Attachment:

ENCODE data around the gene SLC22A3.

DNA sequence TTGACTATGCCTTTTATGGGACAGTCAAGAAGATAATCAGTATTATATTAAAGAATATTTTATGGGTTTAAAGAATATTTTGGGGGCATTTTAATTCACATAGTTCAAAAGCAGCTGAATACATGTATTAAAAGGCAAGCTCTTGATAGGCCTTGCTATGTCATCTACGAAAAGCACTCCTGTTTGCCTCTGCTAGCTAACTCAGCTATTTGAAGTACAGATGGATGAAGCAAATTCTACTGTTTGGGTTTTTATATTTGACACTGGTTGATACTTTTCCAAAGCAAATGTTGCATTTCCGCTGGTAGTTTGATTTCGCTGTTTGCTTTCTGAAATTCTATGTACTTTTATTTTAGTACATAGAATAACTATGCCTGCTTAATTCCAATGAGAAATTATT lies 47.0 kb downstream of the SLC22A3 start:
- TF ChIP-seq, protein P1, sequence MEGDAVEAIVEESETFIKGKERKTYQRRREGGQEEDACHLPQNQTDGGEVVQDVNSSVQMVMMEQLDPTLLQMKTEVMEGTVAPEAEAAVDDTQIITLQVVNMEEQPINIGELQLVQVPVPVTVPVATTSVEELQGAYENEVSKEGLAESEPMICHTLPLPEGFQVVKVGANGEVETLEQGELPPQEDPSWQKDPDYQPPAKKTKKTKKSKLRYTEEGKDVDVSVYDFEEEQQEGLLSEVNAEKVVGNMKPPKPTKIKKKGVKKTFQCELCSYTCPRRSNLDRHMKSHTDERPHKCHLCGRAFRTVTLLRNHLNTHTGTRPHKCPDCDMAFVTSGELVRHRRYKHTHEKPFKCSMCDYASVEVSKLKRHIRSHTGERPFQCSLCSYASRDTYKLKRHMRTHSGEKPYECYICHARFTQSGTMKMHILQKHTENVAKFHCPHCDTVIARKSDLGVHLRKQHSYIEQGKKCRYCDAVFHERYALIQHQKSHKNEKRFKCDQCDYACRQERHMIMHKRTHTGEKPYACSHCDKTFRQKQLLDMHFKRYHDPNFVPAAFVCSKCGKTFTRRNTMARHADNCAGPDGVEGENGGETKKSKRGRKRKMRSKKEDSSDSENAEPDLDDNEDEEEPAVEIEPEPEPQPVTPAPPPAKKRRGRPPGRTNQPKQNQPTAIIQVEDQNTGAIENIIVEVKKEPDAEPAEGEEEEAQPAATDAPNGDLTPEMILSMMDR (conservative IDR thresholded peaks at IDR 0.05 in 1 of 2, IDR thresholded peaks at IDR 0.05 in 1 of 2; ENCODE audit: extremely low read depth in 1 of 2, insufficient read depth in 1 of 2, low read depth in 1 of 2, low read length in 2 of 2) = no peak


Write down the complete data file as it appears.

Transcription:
ENCODE data around the gene SLC22A3.

DNA sequence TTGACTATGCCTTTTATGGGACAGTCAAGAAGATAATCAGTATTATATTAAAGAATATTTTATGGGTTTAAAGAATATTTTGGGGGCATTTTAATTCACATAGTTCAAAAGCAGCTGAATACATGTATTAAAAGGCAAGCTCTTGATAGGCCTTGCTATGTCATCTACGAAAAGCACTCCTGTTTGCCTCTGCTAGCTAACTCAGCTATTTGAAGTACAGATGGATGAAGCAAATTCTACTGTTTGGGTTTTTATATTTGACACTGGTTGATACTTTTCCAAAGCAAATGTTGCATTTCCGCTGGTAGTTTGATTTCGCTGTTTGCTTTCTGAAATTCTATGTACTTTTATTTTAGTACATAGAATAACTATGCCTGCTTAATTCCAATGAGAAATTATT lies 47.0 kb downstream of the SLC22A3 start:
- TF ChIP-seq, protein P1, sequence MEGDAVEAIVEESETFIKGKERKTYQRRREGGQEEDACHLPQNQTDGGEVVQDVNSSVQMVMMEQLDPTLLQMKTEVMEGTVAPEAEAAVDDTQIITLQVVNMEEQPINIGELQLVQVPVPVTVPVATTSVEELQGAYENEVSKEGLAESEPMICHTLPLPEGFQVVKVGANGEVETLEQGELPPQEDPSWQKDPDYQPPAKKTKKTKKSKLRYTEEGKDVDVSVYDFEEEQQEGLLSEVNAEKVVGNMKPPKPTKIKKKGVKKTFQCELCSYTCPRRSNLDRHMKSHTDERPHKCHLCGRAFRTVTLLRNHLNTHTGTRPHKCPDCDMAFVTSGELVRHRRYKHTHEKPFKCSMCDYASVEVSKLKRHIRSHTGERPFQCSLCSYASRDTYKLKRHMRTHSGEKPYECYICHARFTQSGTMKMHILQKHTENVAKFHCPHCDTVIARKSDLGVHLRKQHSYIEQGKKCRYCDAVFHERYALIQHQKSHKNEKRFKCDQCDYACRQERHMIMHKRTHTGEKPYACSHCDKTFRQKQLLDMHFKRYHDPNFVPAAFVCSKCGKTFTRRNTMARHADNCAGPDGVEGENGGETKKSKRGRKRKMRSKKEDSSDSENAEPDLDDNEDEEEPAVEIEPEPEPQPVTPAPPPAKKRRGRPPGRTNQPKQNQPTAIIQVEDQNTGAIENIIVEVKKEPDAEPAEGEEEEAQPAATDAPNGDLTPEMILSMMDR (conservative IDR thresholded peaks at IDR 0.05 in 1 of 2, IDR thresholded peaks at IDR 0.05 in 1 of 2; ENCODE audit: extremely low read depth in 1 of 2, insufficient read depth in 1 of 2, low read depth in 1 of 2, low read length in 2 of 2) = no peak